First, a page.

On Dec. 1, about 900 employees of the online mortgage company Better.com joined a Zoom call with chief executive Vishal Garg.

The call lasted less than three minutes but upended hundreds of lives as Garg informed the workers that they were losing their jobs, effective immediately. “If you’re on this call, you are part of the unlucky group being laid off,” he said.

Garg’s mass termination strategy drew intense backlash from critics and even some of the company’s own executives, three of whom resigned in the aftermath, according to reporting by Insider. Garg later apologized for having “blundered the execution.”

On Fox News’s “Outnumbered” talk show Wednesday, four of the five panelists agreed the Zoom layoffs were “classless” and “an embarrassment.” The fifth dissented.

“I loved this, actually. I loved this so much,” said co-host Emily Compagno, an attorney.

She then bid the workers “good riddance.”

“Sorry guys, bye! For all of them, they’re snowflakes. They’re probably millennials and [Generation] Zs. Yep. They need to learn work ethic.”

Compagno’s fellow commentators audibly recoiled.

“Wow! Wow. Very surprising, wow,” guest host Brian Kilmeade of “Fox & Friends” responded. “Emily’s tough!”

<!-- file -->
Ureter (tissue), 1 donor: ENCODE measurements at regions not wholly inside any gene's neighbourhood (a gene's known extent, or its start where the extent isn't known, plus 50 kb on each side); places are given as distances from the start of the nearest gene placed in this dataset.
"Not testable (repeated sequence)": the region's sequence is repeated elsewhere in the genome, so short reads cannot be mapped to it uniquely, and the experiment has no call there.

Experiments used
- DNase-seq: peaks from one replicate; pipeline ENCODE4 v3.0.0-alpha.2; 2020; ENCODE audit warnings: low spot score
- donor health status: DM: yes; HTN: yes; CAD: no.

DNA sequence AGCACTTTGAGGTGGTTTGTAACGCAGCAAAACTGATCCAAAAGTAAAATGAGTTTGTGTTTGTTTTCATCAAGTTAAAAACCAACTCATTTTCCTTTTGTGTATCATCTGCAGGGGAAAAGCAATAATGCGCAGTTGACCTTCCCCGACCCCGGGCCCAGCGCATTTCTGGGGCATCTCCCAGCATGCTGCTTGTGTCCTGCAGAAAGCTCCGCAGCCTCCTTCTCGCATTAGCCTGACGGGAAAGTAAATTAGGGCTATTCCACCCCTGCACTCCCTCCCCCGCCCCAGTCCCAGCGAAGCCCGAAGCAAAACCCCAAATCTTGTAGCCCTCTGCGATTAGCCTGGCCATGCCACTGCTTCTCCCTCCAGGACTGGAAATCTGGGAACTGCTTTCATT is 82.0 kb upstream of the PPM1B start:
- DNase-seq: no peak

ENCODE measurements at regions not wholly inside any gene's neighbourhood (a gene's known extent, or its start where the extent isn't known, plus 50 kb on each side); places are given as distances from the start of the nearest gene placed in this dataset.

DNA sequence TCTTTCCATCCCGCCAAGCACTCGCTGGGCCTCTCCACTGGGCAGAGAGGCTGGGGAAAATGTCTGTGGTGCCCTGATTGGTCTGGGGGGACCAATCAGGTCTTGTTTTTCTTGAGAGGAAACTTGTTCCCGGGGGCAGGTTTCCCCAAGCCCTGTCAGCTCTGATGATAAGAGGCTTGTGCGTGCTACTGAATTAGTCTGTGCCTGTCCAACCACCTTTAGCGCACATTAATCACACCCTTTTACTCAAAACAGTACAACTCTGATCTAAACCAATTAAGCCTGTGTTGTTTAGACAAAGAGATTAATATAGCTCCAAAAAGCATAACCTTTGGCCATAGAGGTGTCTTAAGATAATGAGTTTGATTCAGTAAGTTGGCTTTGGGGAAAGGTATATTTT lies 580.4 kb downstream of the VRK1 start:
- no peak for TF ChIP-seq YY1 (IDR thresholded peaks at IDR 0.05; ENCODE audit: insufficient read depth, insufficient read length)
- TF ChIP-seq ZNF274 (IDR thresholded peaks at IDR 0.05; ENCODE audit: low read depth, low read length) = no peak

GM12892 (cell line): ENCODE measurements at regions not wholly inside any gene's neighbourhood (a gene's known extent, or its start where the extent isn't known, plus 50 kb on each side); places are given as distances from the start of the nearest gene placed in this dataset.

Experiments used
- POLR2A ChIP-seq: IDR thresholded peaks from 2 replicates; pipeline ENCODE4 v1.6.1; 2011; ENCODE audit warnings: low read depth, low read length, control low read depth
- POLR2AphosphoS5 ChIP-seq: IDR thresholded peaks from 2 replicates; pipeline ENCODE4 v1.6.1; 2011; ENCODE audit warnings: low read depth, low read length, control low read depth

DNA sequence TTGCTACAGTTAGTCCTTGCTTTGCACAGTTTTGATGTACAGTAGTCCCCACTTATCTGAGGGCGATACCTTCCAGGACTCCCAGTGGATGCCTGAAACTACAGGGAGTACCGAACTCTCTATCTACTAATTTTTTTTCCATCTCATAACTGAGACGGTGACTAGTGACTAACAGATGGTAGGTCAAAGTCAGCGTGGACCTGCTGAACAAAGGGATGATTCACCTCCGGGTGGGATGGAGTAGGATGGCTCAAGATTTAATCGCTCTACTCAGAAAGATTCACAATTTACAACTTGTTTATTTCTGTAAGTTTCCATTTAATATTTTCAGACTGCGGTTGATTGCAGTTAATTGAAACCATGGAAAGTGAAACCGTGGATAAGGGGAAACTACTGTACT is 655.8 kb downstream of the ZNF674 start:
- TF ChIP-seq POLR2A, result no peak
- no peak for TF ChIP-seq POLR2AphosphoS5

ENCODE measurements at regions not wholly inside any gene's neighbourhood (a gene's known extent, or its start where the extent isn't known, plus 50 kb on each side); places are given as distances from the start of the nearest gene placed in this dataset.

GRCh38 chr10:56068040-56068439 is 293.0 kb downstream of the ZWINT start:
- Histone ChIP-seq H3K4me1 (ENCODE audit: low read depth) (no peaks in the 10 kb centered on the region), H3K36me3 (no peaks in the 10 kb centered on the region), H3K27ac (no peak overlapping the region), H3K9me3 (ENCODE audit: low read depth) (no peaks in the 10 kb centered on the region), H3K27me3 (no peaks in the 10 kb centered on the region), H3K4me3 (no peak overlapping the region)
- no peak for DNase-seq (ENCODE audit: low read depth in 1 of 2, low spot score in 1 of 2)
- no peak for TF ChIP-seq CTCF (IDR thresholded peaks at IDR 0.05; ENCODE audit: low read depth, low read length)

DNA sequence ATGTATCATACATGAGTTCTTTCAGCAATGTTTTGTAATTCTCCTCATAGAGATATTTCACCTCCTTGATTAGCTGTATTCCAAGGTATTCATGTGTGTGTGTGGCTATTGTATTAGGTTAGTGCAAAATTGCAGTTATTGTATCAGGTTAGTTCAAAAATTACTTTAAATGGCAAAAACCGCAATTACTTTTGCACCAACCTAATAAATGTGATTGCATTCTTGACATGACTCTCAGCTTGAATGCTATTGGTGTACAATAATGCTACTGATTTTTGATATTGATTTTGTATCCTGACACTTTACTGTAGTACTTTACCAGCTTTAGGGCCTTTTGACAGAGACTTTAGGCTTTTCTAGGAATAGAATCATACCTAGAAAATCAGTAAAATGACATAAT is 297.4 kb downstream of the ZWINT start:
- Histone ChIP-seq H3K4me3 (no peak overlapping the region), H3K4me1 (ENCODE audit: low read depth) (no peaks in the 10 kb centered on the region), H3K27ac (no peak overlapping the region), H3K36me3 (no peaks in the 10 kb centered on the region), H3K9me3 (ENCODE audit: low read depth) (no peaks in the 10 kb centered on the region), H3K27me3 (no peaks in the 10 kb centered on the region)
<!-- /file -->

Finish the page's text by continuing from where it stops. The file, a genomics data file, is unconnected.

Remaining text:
Former White House press secretary Kayleigh McEnany agreed: “Emily’s tough — we’re on the opposite side of this.”

Compagno said the layoffs were necessary because some of the workers “averaged two hours a day even though they were being paid for eight.” As Fortune reported last week, Garg, the Better.com chief executive, claimed that at least 250 of the employees on the chopping block worked an average of two hours per day, effectively “stealing” from the company.

“He let them know that their theft was no longer tolerated,” Compagno said during Wednesday’s show.

Online mortgage company Better.com's chief executive Vishal Garg fired about 900 employees on Dec. 1, via a Zoom call. (Reuters)

In his apology, Garg acknowledged that he had “embarrassed” the company with his termination strategy.

“I failed to show the appropriate amount of respect and appreciation for the individuals who were affected and for their contributions to Better,” he wrote in a note to employees Tuesday. “ … I realize that the way I communicated this news made a difficult situation worse.”

On “Outnumbered,” Kilmeade suggested the debacle could have a lasting impact for Better.com and its leader.

“If it’s your company, you can do what you want,” Kilmeade said. “But if you actually want to have another company or bulk up that company, your reputation is something that the outsiders will decide.”